Remains of Mulberry Harbour from the D-Day invasion, Arromanches les Bains, Normandy, France
© Javier Gil/Alam
A bulwark of liberation. Engineering an artificial harbour in Normandy
For the 75th anniversary of D-Day, the beginning of the end of WWII, we’re focusing on the remains of the Mulberry Harbours - one of the most impressive military engineering feats of the war. Knowing that the ability to land huge numbers of men, vehicles, and supplies would be crucial to the Allies’ success of the invasion of Normandy, Winston Churchill challenged his forces to come up with an artificial harbour that could be towed into place and operational within days of the initial landings.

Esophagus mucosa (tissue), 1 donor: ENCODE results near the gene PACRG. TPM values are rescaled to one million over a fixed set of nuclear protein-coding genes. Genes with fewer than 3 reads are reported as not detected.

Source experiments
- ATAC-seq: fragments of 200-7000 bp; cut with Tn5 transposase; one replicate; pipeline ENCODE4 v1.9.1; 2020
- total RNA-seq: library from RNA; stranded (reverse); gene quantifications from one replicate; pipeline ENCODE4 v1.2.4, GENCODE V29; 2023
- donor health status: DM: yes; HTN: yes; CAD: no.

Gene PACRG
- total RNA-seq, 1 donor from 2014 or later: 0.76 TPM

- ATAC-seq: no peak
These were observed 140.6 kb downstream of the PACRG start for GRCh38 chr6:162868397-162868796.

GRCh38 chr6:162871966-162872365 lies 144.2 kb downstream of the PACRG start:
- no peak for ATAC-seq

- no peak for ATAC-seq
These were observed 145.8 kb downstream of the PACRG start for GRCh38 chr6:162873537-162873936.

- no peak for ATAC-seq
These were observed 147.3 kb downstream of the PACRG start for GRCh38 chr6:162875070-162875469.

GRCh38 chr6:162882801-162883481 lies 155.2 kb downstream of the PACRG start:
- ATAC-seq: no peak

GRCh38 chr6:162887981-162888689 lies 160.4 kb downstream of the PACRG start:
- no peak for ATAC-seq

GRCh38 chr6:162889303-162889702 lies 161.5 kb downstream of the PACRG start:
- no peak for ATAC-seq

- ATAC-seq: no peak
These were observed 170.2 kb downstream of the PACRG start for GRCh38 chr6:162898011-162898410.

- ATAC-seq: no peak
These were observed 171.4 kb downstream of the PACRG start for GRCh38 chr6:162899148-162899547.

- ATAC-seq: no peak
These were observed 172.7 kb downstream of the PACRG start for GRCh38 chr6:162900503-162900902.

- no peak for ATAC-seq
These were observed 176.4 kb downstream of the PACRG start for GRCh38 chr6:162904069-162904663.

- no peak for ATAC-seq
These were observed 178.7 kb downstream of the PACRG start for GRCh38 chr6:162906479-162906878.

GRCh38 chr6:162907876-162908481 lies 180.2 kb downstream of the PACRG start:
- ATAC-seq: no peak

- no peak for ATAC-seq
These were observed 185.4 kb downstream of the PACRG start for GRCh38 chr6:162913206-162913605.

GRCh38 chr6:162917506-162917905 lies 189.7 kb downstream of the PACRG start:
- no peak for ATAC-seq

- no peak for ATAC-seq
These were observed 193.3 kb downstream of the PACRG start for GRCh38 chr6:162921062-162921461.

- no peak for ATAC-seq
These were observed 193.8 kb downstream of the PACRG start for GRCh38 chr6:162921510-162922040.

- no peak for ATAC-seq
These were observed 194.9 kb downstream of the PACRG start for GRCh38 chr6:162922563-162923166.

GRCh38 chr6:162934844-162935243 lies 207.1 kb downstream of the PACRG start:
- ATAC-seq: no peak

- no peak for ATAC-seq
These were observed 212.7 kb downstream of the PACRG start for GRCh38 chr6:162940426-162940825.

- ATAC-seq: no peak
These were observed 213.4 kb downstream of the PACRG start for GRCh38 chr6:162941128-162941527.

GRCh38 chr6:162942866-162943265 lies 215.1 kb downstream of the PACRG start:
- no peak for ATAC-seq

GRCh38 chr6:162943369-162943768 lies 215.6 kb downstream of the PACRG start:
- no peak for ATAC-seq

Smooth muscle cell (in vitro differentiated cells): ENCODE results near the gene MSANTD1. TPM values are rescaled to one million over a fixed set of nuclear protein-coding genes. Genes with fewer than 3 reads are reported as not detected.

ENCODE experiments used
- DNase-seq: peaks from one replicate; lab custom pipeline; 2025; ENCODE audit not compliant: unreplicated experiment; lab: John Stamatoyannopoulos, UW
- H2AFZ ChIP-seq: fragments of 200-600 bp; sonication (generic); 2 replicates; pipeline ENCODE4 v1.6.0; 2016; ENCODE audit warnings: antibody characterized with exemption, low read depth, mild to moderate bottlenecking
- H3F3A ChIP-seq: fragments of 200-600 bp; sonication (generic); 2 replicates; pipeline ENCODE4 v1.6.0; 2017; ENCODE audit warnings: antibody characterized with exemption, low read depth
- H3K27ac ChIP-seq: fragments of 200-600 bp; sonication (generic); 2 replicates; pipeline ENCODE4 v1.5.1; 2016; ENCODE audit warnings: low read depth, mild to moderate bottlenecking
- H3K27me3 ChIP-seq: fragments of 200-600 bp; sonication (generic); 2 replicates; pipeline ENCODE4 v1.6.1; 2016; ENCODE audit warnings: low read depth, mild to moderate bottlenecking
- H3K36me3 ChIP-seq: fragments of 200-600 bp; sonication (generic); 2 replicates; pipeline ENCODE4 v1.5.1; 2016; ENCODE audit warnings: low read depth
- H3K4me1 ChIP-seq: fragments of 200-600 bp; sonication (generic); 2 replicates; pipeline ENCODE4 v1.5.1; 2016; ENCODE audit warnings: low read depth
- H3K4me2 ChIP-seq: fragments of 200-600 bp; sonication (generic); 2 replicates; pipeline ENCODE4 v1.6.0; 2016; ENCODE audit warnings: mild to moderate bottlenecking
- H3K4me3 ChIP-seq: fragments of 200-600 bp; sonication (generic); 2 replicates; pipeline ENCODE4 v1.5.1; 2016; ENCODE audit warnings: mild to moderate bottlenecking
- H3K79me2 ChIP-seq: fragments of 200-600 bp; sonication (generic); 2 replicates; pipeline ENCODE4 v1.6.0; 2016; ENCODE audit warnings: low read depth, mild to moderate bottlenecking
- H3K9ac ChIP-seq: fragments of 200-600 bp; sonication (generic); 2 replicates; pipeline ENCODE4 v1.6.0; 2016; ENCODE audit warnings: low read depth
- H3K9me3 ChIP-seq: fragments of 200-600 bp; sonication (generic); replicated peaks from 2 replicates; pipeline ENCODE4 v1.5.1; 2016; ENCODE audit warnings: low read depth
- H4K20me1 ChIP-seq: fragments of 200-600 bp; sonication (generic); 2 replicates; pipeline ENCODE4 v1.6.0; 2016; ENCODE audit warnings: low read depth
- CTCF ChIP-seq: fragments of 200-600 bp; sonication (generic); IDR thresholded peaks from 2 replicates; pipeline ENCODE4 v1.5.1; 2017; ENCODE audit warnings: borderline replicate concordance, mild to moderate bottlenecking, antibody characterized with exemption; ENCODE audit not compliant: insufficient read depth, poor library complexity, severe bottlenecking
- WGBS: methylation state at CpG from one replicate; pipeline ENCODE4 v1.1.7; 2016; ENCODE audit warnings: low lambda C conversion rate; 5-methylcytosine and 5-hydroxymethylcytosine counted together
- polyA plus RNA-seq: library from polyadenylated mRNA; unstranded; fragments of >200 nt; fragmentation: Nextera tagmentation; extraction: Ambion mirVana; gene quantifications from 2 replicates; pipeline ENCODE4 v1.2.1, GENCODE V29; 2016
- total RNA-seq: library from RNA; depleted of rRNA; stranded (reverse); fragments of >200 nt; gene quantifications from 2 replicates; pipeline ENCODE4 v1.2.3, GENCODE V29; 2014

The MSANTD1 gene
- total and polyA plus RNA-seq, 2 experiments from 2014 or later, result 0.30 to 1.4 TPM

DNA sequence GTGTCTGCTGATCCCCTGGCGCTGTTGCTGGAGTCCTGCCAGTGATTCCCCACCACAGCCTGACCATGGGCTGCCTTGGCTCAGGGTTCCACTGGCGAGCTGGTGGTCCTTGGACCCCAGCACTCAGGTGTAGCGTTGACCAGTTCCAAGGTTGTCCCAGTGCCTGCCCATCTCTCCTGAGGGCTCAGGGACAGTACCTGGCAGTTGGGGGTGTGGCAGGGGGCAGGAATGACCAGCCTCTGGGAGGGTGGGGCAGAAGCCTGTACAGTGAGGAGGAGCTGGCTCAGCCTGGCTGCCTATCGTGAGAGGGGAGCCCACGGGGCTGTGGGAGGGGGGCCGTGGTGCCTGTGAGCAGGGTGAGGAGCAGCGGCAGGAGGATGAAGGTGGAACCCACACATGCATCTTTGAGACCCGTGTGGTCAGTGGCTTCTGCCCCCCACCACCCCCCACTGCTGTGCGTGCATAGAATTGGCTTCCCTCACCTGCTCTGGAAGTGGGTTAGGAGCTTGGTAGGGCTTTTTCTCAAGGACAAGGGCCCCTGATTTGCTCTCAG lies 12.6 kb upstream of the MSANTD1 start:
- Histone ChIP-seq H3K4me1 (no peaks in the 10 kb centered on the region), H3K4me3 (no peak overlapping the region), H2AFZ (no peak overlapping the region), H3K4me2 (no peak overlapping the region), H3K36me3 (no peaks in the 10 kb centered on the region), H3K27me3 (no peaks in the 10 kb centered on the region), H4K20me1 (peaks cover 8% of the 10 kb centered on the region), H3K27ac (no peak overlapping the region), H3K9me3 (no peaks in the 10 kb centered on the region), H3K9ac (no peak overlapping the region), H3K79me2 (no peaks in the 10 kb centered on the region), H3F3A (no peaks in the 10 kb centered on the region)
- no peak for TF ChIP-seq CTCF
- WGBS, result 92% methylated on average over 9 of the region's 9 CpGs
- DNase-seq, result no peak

Over 40,000 men were involved in the creation of two harbours that were installed at Omaha and Gold beaches beginning on June 9, 1944, and which were completed just six days later. The harbours included breakwaters comprised of sunken decommissioned ships, pre-built concrete caissons, 33 jetties, and over 16 kilometres of roadways. A violent storm on June 19th destroyed the harbour at Omaha beach, but Mulberry B, at Arromanches, survived, and by the time it was abandoned six months later, it had landed 2.5 million men, 500,000 vehicles, and four million tonnes of supplies into northern France.